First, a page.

Tillandsia bella
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Tillandsia bella
Peter Tristram 05/17
Len Colgan 10/17
Peter Tristram ... "This is the delightful T. bella (in the aeranthos group), which has been discussed before (2010!). It is similar to another hailing from the Germans – T. polzii, but more succulent and with larger floral bracts and petals (often labelled as such in European collections too). Such a variable group, the aeranthos mob! Apart from all of the variations we call aeranthos there are also winkleri and jonesii that have been split off and that we have here and a few others that most of us have never heard of (named by Strehl as well). It’s a slow propagator unfortunately but might add interesting something to a hybrid, as Holm has shown."
Len Colgan ... "This species that I believe is T. bella is flowering. As you can see, it is in the extended T. aeranthos group described by Strehl, but has lighter, brighter green leaves than other related species, and is somewhat more succulent.
The name "bella" means "beautiful" I reckon, and that does seem justified. It is my favourite from that group.
Does Peter (or others) agree with that name for this species, which I obtained without identity years before Strehl's works were published?"
Peter Tristram ... "Yes, got to be T. bella. I got plants from Renate too, unnamed ex Strehl, that are also T. bella – basically identical to the ‘polzii’ I got from Holm that I figured was T. bella. Classy species, I agree."
Chris Larson 04/19
Chris Larson 06/22
Chris Larson ... "T. bella from Europe – the last import where provenance paperwork was lost. Possibly from Renate. Check the fine scales on the floral bracts giving them a frosted look. And the more pronounced scales at he tip of the floral bracts – much different to aeranthos."
Bryan Atkins 03/24
Bryan Atkins ... "At last a plant that lives up to its name, T. bella, one of the aeranthos group but more succulent with bright lime green leaves."

Tillandsia bella T. Strehl sp. nov. (Fig. 7-11,35,36) Iheringia, Ser. Bot., Porto Alegre, n.54, p19-44, Dec 2000

Diagnosis: Planta caulescens; florens ad 10-30 cm alta. Folia viridi; lamina ad 10-12 cm longa, ad 1.8-2cm lata. Inflorescentia simplex; 5-6 flora; bracteae scapi foliis similes, longiores quam internodia; bracteae florales ad 2.3-2.5 cm longae, ad 1.6-1.8 latae, rubrae. Sepala ad 1.5-1.9cm longa. Petala ad 2.5-3cm Ionga, apex acutis, coerulea.

Holotypus: BRASILIA. Rio Grande do Sul. Capapava, Pedra do Segredo, 6. VIII 1990,. T. Strehl 1097 (HAS 31017). Paratypus: ibidem,. 6.XII 1989, T. Strehl 1064 & J. C. da Silva (HAS 30590).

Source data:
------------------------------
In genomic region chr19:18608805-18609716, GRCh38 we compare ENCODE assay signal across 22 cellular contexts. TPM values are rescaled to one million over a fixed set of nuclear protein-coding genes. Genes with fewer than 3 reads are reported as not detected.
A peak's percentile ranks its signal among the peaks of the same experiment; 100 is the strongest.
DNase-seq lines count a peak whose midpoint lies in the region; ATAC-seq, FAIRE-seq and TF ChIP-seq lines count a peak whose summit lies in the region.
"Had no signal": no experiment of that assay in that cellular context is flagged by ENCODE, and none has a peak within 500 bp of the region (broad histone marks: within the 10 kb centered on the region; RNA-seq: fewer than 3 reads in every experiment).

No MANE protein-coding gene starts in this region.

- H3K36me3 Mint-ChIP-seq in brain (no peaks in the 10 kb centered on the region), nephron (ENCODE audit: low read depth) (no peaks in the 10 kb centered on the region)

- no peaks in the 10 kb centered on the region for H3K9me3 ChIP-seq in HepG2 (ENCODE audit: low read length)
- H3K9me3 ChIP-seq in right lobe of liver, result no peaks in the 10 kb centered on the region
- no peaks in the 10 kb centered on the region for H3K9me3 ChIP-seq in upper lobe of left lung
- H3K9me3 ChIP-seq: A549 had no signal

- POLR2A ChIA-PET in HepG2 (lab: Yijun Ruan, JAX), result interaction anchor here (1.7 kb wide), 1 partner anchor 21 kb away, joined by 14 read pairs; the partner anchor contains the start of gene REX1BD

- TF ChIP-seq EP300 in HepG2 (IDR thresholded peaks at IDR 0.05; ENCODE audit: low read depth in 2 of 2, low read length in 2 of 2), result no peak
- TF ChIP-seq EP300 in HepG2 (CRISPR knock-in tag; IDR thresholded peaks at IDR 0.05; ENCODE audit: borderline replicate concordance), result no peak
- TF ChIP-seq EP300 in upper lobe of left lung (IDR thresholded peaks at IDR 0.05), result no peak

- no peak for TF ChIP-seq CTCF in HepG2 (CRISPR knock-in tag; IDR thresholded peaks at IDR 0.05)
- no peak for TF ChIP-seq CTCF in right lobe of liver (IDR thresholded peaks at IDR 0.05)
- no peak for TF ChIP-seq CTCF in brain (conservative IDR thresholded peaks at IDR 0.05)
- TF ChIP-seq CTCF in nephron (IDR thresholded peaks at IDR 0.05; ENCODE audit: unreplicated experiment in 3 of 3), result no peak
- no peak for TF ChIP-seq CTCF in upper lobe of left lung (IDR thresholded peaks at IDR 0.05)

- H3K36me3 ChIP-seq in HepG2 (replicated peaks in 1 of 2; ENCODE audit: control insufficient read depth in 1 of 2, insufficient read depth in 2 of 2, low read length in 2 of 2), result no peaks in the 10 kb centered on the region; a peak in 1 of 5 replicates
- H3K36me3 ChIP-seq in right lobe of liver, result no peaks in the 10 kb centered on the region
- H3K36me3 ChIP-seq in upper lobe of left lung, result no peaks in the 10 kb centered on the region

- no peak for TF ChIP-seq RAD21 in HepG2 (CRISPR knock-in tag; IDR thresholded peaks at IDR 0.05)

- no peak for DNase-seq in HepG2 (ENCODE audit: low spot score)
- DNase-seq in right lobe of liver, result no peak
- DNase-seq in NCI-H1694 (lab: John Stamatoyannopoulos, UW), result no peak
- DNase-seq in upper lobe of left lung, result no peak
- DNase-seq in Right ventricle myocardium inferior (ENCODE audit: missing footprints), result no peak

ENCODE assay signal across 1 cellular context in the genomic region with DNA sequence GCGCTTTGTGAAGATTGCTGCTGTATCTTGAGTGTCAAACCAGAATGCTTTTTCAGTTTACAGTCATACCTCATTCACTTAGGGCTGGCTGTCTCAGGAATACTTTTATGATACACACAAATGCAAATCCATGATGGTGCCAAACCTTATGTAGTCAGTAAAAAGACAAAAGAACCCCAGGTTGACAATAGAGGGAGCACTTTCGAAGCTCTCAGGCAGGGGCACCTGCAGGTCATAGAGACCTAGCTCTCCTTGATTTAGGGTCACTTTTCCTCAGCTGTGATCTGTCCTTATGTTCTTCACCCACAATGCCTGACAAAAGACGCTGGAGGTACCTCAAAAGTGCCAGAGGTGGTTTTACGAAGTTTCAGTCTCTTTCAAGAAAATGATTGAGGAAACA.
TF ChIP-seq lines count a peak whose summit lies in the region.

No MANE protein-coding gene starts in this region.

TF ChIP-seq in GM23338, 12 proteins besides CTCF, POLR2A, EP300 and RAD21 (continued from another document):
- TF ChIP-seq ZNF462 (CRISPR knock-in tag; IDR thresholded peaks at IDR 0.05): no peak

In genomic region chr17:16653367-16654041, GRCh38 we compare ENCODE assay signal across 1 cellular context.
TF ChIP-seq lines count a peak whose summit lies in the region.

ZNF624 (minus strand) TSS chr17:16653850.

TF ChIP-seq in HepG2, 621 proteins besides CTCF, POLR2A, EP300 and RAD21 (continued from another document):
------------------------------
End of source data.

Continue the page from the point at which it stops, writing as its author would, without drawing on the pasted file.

Plant saxicola, strong and simple roots, stem as a rule well developed, 20-30 cm long. naked rhizome, only the sheaths of the leaves remaining at the end of the year.
Leaves 12-16, disposed polistichously compactly:
Sheaths membranacea, transparent, short, 1cm long, 1-2 cm wide;
Blades triangular, acuminate, succulent, grooved-concave, apex somewhat obtuse, green, 8-10 cm long, 1.5-1.8 cm wide at the base, with appressed scales, inconspicuous on both faces.
Scape erect, glabrous, at the base covered by green bracts and close to inflorescence red bracts.
Inflorescence compact, simple, polistichous, 5 cm long, 5-6 flowers.
Floral bracts large, inflated, imbricate, red or rosy, with white scales especially close to the apex; more on the outer face, lineal oval, not keeled, 2.3-2.5 cm long, 1.8-2 cm wide, rounded apex, mucronate.
Flowers erect, sessile.
Sepals membranaceous, transparent, more clear than the bracts, the abaxial free, the adaxial connate to 3-4 mm from the apex, carinate, 1.5-1.9 cm long.
Petal blades elliptic, round. acuminate apex, part evident at anthesis, 2.5-3 cm long; the claw white and the blade dark blue. Stamens included, 1.5-1.7 cm long; filaments a little enlarged before anthesis. Strongly plicate especially in the top half, white;
anthers yellowish, lineal, approximately 4 mm long.
Ovary oval, narrowing to the apex;
Style 1.2-1.3 cm long, white:
stigma longer than the anthers.
Capsule cylindrical.
Habitat: pendant on the sandstone walls of rocks in the formation called Pedra do Segredo.

Fenologia: No particular time of flowering; it has been seen flowering in the months of January, March, April, July, August, October and November.

Etymology: the name makes reference the beauty of the species and of the place where it grows.

Comments: the species seems linked with T. polzii R. Ehlers, but differs in the following characteristics:
Leaves almost glabrous, green;
Inflorescence compact, rachis not visible;
Bracts, sepals and much smaller petals than in T. polzii and the blades of the petal dark blue.
In the aspect and in the color it reminds a little of T. aeranthos, but differs in the texture of the leaves, the form of the bracts and petals and in the number of flowers.

Updated 02/04/24